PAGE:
Miami Beach

Stop! Click! Red light cameras go live in Miami Beach

 

Did we really have to file our taxes and start getting our license plates photographed by red light cameras on the same day?

Thursday, April 15, was the official start for enforcement (translate that to FINES) of Miami Beach’s red light camera initiative. If the cameras get you, you’ll never know — until the notice of violation and fine comes in the mail. The notice will get your attention: $125 a pop.

The closest intersection to Belle Isle affects drivers headed westbound on Alton at 17th Street.

Here’s Miami Beach’s explanation of how it works:

The camera system only photographs a vehicle if it enters the intersection after the light has turned red. A second photograph is taken as the vehicle progresses through the intersection.

Vehicles that enter intersection on a yellow light phase are not photographed; even if they are still in the intersection when the light changes to the red phases. The technology is designed to record motorists as they enter an intersection after the signal turns red.

The camera photographs the vehicle from the rear – not the driver. The camera records the date time, lane, location, and speed of the vehicle.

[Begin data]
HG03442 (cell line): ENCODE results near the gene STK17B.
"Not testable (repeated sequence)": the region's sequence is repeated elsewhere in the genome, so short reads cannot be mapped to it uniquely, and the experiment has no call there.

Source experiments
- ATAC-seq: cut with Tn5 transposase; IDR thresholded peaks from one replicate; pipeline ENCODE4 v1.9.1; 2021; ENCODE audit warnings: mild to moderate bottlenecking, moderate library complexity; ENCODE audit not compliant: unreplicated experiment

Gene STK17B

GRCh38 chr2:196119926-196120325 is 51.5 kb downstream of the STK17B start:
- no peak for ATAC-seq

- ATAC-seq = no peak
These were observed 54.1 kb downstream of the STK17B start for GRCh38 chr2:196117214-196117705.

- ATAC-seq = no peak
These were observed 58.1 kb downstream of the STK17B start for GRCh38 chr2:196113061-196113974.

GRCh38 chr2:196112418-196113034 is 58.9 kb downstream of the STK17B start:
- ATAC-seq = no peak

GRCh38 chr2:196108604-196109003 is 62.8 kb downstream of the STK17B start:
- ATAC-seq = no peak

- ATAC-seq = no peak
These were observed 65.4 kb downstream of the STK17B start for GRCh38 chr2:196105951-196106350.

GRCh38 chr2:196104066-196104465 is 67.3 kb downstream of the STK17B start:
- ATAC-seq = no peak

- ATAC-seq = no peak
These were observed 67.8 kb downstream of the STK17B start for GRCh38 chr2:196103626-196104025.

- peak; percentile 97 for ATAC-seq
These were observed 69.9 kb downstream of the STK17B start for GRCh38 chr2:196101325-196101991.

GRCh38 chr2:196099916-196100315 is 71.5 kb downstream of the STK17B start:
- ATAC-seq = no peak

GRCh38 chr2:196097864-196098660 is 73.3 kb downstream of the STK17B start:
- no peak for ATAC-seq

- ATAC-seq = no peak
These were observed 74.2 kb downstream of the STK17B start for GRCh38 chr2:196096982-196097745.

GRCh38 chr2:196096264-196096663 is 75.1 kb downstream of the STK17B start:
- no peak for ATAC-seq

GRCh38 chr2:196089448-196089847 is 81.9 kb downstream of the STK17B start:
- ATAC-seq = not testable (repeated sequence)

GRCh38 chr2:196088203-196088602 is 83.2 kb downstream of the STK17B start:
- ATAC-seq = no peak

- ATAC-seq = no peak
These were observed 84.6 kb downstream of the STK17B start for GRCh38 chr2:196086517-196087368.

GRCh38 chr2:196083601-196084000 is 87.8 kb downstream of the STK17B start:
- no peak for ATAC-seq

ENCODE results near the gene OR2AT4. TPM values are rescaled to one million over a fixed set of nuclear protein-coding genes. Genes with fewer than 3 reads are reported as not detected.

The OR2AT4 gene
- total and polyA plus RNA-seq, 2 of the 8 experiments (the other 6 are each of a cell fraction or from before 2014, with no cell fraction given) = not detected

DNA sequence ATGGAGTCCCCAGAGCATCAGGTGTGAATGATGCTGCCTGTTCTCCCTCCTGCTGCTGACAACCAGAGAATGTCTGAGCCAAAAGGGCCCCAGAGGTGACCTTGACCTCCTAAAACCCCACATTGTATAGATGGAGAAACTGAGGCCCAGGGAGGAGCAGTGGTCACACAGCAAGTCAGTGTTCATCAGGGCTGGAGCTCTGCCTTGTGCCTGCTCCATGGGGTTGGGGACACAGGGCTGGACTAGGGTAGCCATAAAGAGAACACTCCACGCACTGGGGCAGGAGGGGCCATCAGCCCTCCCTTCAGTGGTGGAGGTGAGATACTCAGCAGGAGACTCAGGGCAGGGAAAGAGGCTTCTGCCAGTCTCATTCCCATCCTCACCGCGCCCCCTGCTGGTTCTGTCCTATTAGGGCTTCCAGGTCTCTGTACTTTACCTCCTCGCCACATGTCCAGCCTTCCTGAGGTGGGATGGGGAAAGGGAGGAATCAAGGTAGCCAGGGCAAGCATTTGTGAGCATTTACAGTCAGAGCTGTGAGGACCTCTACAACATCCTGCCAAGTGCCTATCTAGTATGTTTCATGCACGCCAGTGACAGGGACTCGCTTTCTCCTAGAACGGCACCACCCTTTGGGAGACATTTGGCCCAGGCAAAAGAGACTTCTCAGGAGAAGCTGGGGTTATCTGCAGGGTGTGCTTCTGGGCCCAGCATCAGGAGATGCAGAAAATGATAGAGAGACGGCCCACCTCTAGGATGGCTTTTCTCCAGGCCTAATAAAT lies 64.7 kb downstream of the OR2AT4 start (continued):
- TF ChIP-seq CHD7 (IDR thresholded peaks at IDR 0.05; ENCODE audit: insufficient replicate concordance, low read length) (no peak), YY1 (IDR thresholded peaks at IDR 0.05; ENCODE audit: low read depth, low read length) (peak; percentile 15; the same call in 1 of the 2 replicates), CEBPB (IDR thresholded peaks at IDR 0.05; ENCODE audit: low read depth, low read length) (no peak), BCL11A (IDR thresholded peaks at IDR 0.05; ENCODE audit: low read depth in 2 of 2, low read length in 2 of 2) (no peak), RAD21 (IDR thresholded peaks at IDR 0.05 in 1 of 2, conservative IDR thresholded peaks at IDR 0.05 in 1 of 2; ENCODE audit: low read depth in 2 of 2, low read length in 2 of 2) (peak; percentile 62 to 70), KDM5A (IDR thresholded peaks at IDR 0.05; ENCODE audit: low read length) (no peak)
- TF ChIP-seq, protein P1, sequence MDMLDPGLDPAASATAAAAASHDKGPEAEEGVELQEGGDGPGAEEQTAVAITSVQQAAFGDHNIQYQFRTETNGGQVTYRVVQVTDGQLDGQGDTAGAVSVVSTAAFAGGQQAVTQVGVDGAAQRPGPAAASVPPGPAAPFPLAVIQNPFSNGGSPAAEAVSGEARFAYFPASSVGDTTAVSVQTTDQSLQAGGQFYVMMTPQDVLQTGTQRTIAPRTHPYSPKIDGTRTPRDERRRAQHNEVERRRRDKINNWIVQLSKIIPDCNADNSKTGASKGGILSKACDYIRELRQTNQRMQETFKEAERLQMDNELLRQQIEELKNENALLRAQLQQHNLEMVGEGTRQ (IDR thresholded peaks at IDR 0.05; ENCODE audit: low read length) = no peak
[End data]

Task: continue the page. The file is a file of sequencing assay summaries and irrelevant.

Here is a list of the intersections:

* Washington Ave. at 17th St. – Eastbound

* Washington Ave at 17th St. – Southbound

* Chase Ave. and Alton Rd. – Northbound

* 63rd St. and Indian Creek Dr. – Southbound

* 41st St. and Prairie Ave. – Northbound

* 71st St. and Indian Creek Dr. – Northbound

* Dade Blvd. and 23rd St. – Westbound

* Alton Rd. and 17th St. – Westbound

* Washington Ave. and Dade Blvd. – Eastbound

Read more Miami Beach stories from the Miami Herald

Miami Herald

Join the
Discussion

The Miami Herald is pleased to provide this opportunity to share information, experiences and observations about what's in the news. Some of the comments may be reprinted elsewhere on the site or in the newspaper. We encourage lively, open debate on the issues of the day, and ask that you refrain from profanity, hate speech, personal comments and remarks that are off point. Thank you for taking the time to offer your thoughts.

The Miami Herald uses Facebook's commenting system. You need to log in with a Facebook account in order to comment. If you have questions about commenting with your Facebook account, click here.

Have a news tip? You can send it anonymously. Click here to send us your tip - or - consider joining the Public Insight Network and become a source for The Miami Herald and el Nuevo Herald.

Hide Comments

This affects comments on all stories.

Cancel OK